Reality bites: Autonomous Vehicle
There have been many reports of crashes involving Tesla cars while Autopilot was activated, and Waymo has also had a few accidents during trials.
As an example, in early 2022 Tesla had to recall 53,822 US vehicles with its Full Self-Driving (Beta) software that was allowing some models to conduct ‘rolling stops’ and not come to a complete stop at some intersections, posing a safety risk. How many accidents had happened due to this malfunction before the recall is not known, but the number must have been behind the decision of the US’s National Highway Traffic Safety Administration (NHTSA).
In the case of faulty software or cyber-attacks, accident-related losses would be highly correlated, as they would happen for all the vehicles from that manufacturer, especially when they make a point of keeping all its clients running on the latest software version. Algorithms do not make random mistakes like human drivers, which are emotional and affected by personal circumstances, and rather, are deterministic.
From an insurance company perspective, this is a huge issue because correlated risk leads to higher variance in the expected losses, which would require higher insurance premiums. Furthermore, with very limited historical data on autonomous driving, there are no proven and reliable actuarial tables for compensation for injury and death in driverless car accidents. As such, it is very difficult to ‘price the risk’, which explains why insurers and reinsurers are deliberately taking a very cautious approach.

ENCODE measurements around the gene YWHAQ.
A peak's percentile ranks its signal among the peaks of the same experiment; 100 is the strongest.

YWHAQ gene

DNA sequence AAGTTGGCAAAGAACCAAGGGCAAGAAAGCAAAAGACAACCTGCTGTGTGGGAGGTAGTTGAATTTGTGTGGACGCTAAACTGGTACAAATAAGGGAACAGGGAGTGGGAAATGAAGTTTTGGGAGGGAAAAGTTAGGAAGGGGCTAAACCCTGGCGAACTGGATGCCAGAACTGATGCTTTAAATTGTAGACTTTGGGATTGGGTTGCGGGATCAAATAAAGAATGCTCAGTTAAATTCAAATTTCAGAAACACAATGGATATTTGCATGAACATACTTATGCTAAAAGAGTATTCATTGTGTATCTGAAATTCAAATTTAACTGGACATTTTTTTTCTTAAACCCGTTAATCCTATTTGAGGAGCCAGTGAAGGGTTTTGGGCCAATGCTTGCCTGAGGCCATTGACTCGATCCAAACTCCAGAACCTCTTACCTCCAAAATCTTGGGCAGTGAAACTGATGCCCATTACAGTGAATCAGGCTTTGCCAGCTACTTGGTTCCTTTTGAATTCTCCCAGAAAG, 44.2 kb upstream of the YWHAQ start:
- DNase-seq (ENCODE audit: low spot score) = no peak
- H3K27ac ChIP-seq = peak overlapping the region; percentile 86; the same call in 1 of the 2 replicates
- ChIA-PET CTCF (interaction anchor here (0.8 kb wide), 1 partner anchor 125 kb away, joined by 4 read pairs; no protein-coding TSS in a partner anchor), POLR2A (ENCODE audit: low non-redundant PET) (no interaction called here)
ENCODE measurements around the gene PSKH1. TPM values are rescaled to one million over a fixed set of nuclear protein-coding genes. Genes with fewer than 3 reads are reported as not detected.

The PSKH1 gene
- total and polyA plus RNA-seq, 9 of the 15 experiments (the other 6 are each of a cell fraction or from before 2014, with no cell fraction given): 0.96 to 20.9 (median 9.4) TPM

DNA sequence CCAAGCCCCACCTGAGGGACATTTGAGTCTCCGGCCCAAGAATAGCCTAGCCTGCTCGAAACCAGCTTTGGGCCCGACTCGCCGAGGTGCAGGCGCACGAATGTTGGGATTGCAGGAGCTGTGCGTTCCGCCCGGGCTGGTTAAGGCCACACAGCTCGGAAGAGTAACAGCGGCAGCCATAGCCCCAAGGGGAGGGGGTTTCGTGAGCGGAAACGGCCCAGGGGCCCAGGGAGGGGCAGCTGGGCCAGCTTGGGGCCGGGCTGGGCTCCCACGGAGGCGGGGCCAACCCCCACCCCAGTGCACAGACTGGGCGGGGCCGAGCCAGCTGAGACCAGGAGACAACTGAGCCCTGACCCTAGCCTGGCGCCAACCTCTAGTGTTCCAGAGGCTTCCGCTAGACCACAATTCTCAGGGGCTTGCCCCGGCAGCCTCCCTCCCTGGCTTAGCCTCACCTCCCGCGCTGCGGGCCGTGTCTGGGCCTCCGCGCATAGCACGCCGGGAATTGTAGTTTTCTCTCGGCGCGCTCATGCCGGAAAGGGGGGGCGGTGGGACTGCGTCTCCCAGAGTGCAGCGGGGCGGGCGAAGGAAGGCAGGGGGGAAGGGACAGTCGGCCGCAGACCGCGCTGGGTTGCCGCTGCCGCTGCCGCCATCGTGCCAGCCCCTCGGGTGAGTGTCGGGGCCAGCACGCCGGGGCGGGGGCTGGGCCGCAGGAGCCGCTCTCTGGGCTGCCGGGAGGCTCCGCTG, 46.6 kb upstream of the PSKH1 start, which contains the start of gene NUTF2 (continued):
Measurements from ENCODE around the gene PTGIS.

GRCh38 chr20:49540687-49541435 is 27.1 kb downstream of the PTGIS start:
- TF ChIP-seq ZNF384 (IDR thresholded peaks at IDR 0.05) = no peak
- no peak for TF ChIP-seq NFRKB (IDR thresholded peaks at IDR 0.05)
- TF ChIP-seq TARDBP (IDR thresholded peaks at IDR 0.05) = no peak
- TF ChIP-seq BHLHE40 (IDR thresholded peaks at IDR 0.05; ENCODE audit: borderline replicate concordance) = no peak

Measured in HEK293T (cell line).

For instance, in the UK, the Association of British Insurers (ABI) is currently running various pilots with insurers like Direct Line Group (DLG), AXA, XL Catlin, and RSA, yet it clearly states on its homepage: “However, the insurance industry is clear that drivers must not be given unrealistic expectations – for the foreseeable future, we don’t expect these cars to have sufficient back-up features to allow drivers to completely disengage from the road”.
The risk from algorithm failure is pretty unique. While it may initially seem comparable to natural disasters such as earthquakes and floods, which also affect many insured at once, there are important differences. In the case of natural disasters, insurance companies diversify by spreading their policyholders across geographies, so if an earthquake strikes, say, Japan, they do have many policyholders in other regions, whose premiums help cover the massive compensations due to the Japanese policyholders. Yet, how does an insurance company diversify away the risk of algorithm failure, if all users across the world are running the same software?
Despite the hurdles, there has been progress
Last year, global reinsurance giant Swiss Re and Chinese tech giant Baidu announced a partnership to advance insurance and risk management for autonomous driving and autonomous vehicles. However, the first product they had in mind was a not-too-ambitious autonomous valet parking insurance, and beyond that, they only committed to focusing on risk management research and insurance innovation for automated driving products.
An alternative would be the driverless car makers themselves providing the insurance on their products, as Rivian does, which arguably provides a good alignment between the insurance risk and the cost of software quality assurance. However, good risk management practice would require them to reinsure part of that risk, again necessitating the large reinsurance providers to get involved.
That said, challenges with autonomous driving insurance need not be seen as a show stopper, but rather as an argument to temper expectations. There is still plenty of time until we actually have Level 5 cars on the roads, and secondly, there is an argument to be made that a lot fewer accidents will take place overall when the majority of vehicles are autonomous. And, not surprisingly, several insurtech start-ups are looking at this complex problem, such as Koop Technologies, Avinew, and Trov, just to name a few.